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Men In Black
Men In Black (1997)
Music Composed by Danny Elfman
Orchestrations by Steve Bartek, Mark McKenzie and Edgardo Simone
Conducted by Artie Kane
Recorded and Mixed by Shawn Murphy
Music Editor: Ellen Segal
Album Produced by Danny Elfman and Ellen Segal

Label (Catalogue): Columbia/Sony Music Soundtrax, (68859)
Availability: In-print
Purchasing options: Available at

"Men in Black is a real simple kind of thing. It's just like kind of a groove—a feel... I always hope that I could do something at least a little fresh. But, I'm not sitting there while I'm writing the score going, "Okay, what am I doing that's completely fresh for me?" - Danny Elfman *

By Jason Comerford - Danny Elfman has to be a happy person at heart, all those dark scores of his notwithstanding. There's a joyous, freelowing energy working in his latest scores, Men in Black and Flubber, that makes his compositions some of the most infectious in years. You have to wonder if he likes to cut loose late at night on his keyboards; I must say that I'd be interested to hear the results.

I've always been a fan of Elfman's idiosyncratic comic scores, starting with Pee-Wee's Big Adventure and continuing with Back to School, Hot to Trot, and Beetlejuice. (I think I'm the only one that enjoys the downright psychotic accordions that bolster the Hot to Trot score.) What has distressed me in recent years is Elfman's lack of scoring comedies; his stylistic synthesis of Nino Rota, Bernard Herrmann, and his own rock-and-roll talents has indeed resulted in some of the finest film scores of the eighties and nineties, but one can only take so many dark, dissonant, funereal scores before running off to hide, listening to Jerry Goldsmith's Rudy to remind oneself that the world can be a happy place too.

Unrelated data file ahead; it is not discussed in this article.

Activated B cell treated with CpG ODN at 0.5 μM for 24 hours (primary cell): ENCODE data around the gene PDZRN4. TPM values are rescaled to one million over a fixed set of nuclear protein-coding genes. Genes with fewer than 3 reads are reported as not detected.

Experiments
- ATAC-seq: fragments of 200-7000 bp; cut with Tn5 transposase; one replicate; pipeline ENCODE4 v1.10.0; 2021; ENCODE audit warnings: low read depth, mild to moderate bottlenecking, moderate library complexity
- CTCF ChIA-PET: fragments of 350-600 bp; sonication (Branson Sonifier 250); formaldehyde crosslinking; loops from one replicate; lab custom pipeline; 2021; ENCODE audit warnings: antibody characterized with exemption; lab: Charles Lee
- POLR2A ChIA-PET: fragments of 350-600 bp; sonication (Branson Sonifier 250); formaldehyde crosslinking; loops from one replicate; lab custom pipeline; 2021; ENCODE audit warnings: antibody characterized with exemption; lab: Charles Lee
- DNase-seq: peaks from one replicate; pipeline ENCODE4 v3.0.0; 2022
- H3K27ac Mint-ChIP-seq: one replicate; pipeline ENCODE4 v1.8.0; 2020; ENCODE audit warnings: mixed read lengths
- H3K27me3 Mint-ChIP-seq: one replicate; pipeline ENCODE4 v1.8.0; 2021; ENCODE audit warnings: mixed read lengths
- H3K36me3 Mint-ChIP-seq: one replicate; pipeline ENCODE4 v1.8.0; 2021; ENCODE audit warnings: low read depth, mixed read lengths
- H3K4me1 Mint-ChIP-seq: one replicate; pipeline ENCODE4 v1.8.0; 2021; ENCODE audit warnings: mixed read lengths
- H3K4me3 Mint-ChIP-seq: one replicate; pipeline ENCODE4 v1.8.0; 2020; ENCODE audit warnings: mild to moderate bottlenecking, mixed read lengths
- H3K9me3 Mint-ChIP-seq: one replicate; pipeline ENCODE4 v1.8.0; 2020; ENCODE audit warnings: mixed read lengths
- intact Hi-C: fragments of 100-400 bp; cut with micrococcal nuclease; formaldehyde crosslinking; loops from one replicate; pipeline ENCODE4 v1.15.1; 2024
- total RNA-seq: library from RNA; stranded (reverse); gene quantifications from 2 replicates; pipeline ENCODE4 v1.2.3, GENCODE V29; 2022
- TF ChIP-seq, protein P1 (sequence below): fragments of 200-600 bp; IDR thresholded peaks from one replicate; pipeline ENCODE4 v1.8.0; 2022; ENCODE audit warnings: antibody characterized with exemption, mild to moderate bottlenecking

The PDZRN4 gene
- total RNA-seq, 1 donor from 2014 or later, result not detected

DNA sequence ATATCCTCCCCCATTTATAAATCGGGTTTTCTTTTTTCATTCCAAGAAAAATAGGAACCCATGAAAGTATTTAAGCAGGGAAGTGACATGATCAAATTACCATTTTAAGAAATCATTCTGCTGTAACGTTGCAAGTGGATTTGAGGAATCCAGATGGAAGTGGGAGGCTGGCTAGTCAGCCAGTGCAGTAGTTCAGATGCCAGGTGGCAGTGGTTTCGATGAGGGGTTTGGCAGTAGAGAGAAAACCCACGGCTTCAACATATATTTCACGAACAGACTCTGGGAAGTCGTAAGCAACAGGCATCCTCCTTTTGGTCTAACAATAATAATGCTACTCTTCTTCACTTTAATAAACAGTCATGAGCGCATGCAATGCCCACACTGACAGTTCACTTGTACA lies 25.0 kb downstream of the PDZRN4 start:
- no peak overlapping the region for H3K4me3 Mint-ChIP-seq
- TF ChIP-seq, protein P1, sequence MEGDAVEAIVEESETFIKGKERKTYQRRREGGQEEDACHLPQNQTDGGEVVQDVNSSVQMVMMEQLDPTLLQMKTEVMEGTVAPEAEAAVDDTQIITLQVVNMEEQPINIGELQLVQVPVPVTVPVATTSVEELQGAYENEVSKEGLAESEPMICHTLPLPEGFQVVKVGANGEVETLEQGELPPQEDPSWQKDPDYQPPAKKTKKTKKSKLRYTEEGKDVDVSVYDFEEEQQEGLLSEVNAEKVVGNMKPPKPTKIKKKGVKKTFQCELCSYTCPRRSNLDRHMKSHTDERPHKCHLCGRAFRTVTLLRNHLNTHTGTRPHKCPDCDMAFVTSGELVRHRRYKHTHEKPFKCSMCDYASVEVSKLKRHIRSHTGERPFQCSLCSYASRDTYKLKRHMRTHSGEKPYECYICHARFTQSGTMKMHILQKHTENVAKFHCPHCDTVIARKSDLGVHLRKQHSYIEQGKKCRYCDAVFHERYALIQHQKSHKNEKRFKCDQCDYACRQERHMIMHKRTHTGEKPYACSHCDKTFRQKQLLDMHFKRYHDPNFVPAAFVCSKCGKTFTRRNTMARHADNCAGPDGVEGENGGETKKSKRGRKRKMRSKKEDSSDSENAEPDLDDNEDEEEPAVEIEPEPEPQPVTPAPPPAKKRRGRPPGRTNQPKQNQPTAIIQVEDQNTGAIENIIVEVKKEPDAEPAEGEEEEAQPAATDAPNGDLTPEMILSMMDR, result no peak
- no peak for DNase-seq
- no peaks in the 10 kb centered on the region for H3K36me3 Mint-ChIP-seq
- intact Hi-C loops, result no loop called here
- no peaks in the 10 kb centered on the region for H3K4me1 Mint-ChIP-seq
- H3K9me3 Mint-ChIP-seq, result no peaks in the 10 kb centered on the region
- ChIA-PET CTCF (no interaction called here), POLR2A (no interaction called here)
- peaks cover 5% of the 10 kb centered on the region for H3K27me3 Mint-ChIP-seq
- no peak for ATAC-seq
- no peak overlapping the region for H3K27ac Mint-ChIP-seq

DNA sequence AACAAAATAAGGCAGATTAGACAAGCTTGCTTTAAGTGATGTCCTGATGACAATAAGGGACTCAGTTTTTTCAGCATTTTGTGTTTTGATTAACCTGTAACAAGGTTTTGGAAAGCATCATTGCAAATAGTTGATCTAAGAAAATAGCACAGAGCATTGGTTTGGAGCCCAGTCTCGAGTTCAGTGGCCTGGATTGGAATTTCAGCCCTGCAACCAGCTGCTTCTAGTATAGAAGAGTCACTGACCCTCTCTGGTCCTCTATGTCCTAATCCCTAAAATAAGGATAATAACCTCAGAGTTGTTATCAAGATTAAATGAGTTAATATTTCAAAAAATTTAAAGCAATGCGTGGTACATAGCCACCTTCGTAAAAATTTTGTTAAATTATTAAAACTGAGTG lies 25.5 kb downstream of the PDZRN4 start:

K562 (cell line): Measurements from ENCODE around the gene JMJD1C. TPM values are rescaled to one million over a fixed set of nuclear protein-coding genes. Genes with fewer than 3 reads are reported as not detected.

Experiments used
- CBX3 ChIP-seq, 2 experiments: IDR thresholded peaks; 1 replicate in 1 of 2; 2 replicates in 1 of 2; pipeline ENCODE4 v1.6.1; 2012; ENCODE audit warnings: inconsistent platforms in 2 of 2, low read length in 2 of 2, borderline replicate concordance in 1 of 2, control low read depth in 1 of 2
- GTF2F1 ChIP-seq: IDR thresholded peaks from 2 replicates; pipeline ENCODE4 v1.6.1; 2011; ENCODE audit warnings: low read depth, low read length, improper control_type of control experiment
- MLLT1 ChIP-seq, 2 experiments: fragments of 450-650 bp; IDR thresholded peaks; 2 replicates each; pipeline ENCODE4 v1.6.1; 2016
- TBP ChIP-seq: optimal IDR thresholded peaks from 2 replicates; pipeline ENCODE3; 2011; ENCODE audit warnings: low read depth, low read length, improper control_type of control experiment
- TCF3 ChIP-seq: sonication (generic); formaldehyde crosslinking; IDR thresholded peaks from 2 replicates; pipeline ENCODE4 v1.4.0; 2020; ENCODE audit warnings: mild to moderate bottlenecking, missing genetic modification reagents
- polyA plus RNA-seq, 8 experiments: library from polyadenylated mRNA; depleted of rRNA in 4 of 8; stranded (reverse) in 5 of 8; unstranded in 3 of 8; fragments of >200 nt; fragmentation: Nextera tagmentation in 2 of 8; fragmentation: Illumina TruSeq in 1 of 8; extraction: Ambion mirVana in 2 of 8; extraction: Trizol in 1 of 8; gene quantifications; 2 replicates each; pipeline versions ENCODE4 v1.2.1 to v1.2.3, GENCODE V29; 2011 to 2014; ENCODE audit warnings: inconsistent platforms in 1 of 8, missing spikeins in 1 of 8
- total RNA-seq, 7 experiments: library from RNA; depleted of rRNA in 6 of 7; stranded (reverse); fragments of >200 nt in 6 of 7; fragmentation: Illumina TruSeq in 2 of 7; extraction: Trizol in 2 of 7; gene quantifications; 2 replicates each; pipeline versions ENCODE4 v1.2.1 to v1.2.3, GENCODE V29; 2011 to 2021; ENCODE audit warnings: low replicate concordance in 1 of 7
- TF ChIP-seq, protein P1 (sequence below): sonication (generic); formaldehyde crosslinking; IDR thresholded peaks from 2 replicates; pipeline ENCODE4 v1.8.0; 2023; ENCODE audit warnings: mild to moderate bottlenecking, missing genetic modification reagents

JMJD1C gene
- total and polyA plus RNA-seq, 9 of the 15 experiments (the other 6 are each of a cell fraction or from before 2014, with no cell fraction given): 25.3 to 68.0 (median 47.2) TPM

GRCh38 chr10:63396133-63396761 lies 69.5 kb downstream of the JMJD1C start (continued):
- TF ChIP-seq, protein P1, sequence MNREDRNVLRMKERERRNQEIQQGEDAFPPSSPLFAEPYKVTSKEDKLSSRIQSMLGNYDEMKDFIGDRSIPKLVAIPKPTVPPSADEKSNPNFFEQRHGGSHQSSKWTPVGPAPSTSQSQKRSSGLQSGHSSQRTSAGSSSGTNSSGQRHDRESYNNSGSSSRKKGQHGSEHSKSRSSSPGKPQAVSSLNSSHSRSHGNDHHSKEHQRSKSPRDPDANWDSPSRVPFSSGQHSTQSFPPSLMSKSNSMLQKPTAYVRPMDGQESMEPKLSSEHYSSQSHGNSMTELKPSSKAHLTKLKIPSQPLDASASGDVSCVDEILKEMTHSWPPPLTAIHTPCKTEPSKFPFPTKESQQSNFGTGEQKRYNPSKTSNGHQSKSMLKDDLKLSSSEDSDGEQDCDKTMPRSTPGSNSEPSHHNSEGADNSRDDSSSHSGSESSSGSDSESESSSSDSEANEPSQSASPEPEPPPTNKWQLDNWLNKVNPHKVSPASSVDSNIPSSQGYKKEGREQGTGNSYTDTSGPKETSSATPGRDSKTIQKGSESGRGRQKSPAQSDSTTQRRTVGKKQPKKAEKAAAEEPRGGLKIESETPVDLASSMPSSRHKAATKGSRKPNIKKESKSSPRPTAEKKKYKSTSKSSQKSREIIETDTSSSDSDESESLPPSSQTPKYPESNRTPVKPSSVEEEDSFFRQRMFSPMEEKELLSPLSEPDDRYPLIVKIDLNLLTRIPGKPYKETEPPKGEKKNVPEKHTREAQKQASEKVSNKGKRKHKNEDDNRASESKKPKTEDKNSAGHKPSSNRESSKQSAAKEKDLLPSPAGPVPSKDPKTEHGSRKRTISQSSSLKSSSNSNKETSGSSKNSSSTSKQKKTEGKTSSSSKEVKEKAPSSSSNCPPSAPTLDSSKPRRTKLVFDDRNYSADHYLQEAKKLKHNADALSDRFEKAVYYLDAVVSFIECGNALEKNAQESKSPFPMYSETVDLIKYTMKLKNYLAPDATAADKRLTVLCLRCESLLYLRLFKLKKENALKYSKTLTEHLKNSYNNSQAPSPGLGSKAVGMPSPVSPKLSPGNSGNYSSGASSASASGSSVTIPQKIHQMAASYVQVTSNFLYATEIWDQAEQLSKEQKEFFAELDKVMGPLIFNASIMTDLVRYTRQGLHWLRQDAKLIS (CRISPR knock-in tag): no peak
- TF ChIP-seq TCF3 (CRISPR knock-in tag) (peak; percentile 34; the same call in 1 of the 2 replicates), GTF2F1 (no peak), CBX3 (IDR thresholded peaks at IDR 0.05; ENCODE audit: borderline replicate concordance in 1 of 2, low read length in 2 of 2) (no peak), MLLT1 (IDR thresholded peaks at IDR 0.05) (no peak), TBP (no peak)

Therefore I was downright thrilled to see Elfman return to his comic form with Men in Black, the delightful summer sci-fi comedy about deadpan INS-for-extraterrestrials agents whose function is to monitor the activities of all domestic aliens. Real aliens, that is. Barry Sonnenfeld's broad, comic-book direction was given a boost by Elfman's self-consciously "cool" score, with a groovy bass line that hearkens to Mancini at his sharpest.

But while the broad nature of Elfman's score in the film was a perfect match for its hit-and-run pacing, its suitability was also its downfall. Men in Black is comprised mostly of comic vignettes, one after the other; the film is funny as hell, but there's not much urgency to hang on. Granted, I don't think one should ask for much dramatic gravity in a film where a giant alien bug goes about New York City wearing the skin of a shotgun-toting farmer. But it's always nice to be reminded that a film has a story. Men in Black's frothy, easy-to-take tone is sharp but cluttered, and Elfman's score unassumingly magnifies its weakness, by presenting short, choppy cues that seem to exist only to undermine a joke when it comes along.